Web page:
It’s the middle of winter, it’s freezing cold, we can’t go anywhere and we’re in the grip of a deadly pandemic. If I was to apply the term “work-life balance” to my current situation, then I’ve long since fallen off the tightrope, bounced from the safety net into the dressing room, changed out of my trapeze costume and I’m currently sipping a cappuccino in the circus canteen.

Somehow the first lockdown felt less claustrophobic, less repressive than the sequel. In fact, if you were to compare them to Hollywood movies it would have to be Jaws and Jaws 2. Like Spielberg’s blockbuster, both lockdowns are equally as deadly and terrifying, but the original lockdown had far more memorable moments (Catherine Calderwood’s second home visit, Dominic Cummings’ eyesight test, bumbling Boris catching Covid and Captain Sir Tom Moore’s marathon walk) that gave us plenty of reasons to shout abuse or clap our hands.

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This time round, well, it’s lacking a decent script (lots of U-turns, vaccine delays, fines for drinking coffee in parks), the plot is depressingly predictable (rising death count, job losses) and the main players are over-exposed and repeating their lines.

In keeping with the big screen analogy, I’ve been delving into motion pictures on a much smaller scale and a lot closer to home during my recent week off.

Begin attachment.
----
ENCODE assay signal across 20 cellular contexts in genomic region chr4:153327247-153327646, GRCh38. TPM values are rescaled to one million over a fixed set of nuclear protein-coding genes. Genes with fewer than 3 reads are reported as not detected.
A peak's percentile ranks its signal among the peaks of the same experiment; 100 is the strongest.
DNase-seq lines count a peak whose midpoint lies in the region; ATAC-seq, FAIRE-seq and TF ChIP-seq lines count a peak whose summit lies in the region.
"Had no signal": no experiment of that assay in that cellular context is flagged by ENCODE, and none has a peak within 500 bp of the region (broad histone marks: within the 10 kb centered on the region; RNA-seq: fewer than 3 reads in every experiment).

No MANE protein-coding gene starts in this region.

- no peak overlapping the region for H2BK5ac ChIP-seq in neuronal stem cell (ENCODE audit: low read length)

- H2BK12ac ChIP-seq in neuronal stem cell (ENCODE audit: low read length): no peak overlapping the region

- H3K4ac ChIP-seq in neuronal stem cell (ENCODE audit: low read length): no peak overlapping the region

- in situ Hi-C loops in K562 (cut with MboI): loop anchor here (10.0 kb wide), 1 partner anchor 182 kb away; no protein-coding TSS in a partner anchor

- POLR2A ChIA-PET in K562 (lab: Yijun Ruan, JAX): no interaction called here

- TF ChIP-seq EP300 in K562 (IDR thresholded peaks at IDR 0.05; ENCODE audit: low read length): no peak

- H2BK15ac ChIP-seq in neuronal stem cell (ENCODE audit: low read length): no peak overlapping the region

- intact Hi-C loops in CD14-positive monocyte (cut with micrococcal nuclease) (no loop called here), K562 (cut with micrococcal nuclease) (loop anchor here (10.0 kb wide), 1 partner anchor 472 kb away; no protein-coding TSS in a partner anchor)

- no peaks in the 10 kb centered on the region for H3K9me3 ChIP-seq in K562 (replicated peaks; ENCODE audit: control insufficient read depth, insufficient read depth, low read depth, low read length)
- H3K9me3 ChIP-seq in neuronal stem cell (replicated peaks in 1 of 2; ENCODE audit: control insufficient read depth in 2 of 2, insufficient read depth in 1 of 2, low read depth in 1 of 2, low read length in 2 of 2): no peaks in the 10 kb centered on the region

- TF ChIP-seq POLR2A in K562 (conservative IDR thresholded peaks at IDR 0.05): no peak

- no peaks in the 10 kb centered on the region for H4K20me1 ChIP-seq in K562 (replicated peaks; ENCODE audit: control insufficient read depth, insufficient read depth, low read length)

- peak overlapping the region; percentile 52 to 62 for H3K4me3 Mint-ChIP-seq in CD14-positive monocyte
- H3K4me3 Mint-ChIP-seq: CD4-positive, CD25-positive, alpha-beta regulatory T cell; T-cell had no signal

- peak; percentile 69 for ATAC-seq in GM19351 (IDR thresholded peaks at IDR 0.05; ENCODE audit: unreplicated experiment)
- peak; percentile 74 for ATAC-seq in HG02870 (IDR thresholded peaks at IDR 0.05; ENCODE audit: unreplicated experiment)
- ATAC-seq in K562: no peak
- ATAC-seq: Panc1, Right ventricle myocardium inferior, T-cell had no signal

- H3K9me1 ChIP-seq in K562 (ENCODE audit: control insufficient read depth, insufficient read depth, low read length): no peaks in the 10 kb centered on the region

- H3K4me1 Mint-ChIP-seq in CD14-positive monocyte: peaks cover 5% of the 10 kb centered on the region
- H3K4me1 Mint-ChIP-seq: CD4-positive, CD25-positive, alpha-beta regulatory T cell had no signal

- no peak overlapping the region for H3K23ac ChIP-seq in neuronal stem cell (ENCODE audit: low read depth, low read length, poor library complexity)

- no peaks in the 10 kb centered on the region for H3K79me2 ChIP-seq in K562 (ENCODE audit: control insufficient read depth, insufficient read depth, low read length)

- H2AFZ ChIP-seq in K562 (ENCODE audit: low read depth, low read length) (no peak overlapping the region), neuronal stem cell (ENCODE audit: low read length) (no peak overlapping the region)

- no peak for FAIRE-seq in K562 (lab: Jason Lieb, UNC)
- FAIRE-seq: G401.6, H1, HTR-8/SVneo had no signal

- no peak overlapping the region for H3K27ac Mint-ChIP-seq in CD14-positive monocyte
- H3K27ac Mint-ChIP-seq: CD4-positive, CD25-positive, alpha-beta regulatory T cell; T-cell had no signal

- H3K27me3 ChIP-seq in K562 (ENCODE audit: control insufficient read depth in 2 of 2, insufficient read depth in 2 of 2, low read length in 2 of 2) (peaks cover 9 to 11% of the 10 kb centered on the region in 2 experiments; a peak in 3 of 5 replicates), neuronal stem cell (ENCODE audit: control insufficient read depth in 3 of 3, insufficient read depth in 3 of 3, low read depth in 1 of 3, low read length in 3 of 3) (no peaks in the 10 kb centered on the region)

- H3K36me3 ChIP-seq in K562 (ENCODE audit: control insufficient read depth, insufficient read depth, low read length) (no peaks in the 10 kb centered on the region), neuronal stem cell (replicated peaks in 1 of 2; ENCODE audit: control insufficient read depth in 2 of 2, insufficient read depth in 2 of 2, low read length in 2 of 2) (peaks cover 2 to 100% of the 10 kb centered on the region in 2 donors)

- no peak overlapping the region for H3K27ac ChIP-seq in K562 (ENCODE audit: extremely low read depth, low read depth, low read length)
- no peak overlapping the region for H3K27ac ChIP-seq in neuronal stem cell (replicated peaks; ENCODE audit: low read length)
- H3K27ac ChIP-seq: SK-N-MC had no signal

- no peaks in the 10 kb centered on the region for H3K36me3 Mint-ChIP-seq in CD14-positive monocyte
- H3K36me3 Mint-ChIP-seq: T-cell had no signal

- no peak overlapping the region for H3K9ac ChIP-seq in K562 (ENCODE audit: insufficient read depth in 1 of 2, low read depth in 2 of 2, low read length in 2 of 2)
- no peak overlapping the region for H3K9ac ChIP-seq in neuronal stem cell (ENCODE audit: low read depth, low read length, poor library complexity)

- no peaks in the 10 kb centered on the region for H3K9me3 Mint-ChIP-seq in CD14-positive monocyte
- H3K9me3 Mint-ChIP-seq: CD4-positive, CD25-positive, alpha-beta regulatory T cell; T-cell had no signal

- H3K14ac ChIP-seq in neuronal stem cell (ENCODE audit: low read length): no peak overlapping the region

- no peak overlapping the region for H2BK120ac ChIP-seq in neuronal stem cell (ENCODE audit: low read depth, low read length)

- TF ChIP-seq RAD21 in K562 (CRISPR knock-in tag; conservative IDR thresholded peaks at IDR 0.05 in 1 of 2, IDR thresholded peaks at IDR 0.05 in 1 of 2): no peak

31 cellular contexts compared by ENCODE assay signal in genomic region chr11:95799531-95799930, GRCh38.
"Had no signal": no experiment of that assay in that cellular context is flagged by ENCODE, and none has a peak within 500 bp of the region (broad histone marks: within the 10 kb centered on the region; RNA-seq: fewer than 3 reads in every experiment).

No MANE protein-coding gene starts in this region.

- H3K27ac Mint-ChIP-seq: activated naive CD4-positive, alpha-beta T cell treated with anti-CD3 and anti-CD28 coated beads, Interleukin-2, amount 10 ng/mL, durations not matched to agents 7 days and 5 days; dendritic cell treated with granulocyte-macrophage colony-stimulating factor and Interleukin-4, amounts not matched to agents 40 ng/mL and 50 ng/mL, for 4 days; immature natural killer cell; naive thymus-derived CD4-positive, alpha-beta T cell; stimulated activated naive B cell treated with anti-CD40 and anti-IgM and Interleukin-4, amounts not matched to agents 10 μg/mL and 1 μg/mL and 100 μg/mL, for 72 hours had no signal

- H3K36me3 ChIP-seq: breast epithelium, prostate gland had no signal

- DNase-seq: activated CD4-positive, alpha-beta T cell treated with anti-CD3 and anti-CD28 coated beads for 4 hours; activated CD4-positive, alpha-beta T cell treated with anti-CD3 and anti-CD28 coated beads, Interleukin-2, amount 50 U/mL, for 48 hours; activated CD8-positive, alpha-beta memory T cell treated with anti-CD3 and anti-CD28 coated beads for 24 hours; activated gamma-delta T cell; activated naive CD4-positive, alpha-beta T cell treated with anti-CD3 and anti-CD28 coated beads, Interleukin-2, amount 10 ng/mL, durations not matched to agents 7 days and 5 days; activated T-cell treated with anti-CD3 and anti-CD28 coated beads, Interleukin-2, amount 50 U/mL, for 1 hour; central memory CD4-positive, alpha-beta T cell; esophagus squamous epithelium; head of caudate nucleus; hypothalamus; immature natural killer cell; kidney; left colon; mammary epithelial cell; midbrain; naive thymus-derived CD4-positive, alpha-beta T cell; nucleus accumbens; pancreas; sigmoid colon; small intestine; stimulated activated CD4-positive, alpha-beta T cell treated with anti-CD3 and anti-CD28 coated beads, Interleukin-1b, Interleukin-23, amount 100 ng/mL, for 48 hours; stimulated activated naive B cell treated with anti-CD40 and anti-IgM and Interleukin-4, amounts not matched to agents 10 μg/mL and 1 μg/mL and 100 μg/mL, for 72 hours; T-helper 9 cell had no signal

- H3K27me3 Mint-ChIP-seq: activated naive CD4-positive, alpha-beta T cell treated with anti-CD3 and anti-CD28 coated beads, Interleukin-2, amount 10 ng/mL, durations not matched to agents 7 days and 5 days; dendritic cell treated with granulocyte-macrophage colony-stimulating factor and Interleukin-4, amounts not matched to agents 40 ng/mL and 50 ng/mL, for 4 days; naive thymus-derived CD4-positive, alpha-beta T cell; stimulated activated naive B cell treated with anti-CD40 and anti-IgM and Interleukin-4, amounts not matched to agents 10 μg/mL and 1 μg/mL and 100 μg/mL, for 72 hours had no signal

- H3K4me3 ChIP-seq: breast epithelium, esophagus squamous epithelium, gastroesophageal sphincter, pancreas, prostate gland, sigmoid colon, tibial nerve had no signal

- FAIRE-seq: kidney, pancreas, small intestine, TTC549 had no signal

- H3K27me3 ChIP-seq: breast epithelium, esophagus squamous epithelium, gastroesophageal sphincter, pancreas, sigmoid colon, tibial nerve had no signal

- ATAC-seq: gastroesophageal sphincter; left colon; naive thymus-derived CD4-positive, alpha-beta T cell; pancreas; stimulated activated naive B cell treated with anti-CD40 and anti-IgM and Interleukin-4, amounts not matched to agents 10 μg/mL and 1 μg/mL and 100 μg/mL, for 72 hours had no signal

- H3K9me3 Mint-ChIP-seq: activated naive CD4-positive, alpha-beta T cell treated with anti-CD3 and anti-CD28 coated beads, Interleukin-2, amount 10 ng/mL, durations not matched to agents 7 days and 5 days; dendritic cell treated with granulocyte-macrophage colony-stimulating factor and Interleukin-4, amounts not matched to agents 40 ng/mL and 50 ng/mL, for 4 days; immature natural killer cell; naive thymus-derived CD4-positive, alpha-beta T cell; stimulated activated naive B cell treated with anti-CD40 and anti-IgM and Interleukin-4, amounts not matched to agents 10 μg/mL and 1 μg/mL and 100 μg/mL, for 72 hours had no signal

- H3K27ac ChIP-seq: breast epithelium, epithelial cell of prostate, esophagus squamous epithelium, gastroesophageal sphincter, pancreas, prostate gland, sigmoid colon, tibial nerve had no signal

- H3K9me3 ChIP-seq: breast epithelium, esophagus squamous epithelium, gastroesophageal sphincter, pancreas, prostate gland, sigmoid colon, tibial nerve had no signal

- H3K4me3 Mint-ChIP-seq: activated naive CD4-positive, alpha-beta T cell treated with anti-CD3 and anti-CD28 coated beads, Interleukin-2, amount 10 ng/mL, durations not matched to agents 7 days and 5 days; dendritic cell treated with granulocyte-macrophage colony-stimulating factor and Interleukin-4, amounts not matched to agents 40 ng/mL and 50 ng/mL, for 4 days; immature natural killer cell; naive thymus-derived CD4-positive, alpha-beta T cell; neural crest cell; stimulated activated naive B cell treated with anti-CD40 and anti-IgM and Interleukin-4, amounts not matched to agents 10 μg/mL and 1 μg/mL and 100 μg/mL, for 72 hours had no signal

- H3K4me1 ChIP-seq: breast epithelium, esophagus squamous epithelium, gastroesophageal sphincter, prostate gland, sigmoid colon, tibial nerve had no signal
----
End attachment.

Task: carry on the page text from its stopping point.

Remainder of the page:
With short breaks banned and even a day trip to the seaside out of the question, trying to unwind properly when your workplace and home are essentially the same thing can be a challenge.

However, thanks to my wife’s suggestion, I set myself the task of reorganising our honeymoon/first baby video tapes into some semblance of order.

With the ease of filming offered by smartphones, my old Canon hand-held camcorder had been gathering dust for about eight years. But after a quick recharge, it sprung back to life. And from the second the film began to roll it was as if the storm clouds of Covid had parted and the sun was filling me with hope and happiness.

I’m a sucker for nostalgia, and revisiting footage of our helicopter jaunt round Mount Cook in New Zealand or seeing my oldest son’s unabashed joy at watching Thomas the Tank Engine was a sheer delight. It bathed the room with optimism. I needed it.

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The beauty of recalibrating and taking time out is it gives you the chance to put everything into context. It’s easy to become overwhelmed very quickly when you consider the problems of work, schooling, health, relationships, family and so on. The pressure can be exhausting, and is not helped by that silent intruder “anxiety” as it grips you in the early hours and blows everything out of proportion.

Let’s face it, none of us are going to master the piano, become super fit or write that novel during these days – getting through it is achievement enough. But if we step back, take it a little more day to day then the inner child might return. And before you know it, it will be lights, camera, action once again.

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